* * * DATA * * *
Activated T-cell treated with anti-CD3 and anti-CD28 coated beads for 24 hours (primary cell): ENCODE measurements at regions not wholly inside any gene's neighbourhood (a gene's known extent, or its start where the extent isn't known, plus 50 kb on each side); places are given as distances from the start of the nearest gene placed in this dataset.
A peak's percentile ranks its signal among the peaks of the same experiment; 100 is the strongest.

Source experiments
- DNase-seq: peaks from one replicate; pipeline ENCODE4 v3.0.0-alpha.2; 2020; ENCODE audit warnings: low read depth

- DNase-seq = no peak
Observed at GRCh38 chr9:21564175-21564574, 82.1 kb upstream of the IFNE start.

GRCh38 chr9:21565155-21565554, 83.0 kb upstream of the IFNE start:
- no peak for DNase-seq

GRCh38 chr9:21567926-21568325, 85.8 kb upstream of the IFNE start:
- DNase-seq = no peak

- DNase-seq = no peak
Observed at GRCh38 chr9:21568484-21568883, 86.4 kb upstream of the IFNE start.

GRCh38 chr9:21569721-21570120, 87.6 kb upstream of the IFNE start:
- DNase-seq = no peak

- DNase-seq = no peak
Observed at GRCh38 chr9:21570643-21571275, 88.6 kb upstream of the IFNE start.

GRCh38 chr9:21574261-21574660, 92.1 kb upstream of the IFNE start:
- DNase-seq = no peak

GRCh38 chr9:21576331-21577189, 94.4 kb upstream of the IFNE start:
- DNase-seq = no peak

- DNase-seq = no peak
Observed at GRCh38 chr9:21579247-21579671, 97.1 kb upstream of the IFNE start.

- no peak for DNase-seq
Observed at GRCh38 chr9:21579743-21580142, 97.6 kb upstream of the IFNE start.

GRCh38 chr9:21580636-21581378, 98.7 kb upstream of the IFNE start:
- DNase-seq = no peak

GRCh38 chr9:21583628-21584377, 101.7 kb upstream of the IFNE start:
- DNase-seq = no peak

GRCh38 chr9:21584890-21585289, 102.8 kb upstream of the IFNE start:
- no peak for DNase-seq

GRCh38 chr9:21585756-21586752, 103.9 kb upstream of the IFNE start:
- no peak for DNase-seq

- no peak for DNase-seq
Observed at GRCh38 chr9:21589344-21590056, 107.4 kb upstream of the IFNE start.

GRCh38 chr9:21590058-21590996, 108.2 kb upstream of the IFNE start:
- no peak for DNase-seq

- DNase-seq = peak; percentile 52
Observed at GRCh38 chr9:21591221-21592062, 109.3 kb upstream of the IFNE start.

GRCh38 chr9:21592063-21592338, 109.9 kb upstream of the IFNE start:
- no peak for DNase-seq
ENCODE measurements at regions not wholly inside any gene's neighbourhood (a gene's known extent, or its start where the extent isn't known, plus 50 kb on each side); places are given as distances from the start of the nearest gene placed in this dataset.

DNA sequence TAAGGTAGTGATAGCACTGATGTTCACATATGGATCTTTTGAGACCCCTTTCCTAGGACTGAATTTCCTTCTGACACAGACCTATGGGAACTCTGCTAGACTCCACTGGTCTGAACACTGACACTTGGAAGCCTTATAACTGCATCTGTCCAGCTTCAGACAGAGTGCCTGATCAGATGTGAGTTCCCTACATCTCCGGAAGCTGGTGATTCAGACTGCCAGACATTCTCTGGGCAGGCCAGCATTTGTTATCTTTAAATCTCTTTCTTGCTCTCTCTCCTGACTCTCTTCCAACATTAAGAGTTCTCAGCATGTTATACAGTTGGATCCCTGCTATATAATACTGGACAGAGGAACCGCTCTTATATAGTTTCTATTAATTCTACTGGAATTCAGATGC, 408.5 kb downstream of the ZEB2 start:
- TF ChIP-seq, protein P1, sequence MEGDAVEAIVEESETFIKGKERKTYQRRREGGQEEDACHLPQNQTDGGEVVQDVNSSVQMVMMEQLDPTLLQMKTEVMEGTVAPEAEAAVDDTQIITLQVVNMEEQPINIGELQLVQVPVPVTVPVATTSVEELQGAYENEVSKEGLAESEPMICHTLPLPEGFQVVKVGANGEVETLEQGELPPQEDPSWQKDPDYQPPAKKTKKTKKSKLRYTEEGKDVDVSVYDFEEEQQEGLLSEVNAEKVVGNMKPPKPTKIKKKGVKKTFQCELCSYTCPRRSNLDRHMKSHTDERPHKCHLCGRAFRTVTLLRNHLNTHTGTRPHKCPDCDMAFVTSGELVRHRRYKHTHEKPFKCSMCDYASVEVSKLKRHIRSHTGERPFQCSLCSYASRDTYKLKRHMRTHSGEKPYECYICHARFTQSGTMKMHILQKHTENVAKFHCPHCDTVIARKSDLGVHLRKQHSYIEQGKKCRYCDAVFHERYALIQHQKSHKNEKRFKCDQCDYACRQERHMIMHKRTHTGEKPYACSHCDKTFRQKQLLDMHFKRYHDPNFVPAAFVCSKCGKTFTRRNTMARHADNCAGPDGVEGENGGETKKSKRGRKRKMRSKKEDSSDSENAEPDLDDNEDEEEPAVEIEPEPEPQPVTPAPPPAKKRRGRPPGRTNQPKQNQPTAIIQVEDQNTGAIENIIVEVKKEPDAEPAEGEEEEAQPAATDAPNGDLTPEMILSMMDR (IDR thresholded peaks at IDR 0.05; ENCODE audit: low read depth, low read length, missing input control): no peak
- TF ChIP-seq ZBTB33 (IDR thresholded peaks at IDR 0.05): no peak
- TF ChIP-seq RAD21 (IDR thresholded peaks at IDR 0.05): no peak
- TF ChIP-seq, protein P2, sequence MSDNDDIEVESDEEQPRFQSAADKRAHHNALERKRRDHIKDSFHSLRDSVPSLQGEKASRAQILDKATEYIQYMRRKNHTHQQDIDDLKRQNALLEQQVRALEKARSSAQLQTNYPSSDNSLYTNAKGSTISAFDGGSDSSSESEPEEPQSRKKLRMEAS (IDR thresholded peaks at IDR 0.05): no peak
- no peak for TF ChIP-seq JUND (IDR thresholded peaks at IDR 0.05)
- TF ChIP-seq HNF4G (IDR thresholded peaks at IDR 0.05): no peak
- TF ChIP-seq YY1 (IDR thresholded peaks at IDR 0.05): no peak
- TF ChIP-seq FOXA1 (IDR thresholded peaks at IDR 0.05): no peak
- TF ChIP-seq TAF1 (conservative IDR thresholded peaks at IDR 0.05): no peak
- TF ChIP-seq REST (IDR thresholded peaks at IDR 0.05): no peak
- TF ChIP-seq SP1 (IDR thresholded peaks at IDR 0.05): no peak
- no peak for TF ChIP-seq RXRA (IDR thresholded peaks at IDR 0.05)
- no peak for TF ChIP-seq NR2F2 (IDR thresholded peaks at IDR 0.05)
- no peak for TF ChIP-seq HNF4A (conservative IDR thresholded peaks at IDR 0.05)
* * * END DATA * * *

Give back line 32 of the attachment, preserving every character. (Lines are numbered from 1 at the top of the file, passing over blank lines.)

- no peak for DNase-seq